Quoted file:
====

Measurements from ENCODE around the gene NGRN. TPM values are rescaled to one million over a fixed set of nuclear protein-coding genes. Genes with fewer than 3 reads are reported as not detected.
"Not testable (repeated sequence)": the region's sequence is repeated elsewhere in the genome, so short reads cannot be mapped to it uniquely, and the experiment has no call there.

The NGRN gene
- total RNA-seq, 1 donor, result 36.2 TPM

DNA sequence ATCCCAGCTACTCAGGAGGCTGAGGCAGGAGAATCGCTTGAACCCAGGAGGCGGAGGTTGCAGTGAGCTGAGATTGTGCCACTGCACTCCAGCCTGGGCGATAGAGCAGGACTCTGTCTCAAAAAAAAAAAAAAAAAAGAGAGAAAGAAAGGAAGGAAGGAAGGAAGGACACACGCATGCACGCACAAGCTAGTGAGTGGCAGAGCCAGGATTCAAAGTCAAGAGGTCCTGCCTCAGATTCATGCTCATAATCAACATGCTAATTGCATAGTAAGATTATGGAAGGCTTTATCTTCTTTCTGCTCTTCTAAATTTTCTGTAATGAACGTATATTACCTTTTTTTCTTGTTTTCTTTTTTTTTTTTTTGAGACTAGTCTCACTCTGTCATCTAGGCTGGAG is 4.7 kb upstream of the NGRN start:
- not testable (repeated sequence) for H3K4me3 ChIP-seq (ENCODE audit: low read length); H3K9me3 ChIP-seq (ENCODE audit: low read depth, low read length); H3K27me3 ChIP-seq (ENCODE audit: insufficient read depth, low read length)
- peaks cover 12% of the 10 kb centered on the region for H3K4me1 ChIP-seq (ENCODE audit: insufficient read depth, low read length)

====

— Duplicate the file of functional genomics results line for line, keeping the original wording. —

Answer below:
Measurements from ENCODE around the gene NGRN. TPM values are rescaled to one million over a fixed set of nuclear protein-coding genes. Genes with fewer than 3 reads are reported as not detected.
"Not testable (repeated sequence)": the region's sequence is repeated elsewhere in the genome, so short reads cannot be mapped to it uniquely, and the experiment has no call there.

The NGRN gene
- total RNA-seq, 1 donor, result 36.2 TPM

DNA sequence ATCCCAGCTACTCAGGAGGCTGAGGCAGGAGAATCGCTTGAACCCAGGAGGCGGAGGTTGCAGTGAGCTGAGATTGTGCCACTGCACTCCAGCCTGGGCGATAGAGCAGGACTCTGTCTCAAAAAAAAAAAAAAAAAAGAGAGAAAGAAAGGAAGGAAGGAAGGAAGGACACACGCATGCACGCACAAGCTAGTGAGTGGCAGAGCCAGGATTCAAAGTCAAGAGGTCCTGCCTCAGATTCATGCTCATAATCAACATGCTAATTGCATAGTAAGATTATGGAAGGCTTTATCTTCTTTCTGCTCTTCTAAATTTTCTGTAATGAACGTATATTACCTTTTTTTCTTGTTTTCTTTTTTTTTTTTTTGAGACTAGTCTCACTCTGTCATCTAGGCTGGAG is 4.7 kb upstream of the NGRN start:
- not testable (repeated sequence) for H3K4me3 ChIP-seq (ENCODE audit: low read length); H3K9me3 ChIP-seq (ENCODE audit: low read depth, low read length); H3K27me3 ChIP-seq (ENCODE audit: insufficient read depth, low read length)
- peaks cover 12% of the 10 kb centered on the region for H3K4me1 ChIP-seq (ENCODE audit: insufficient read depth, low read length)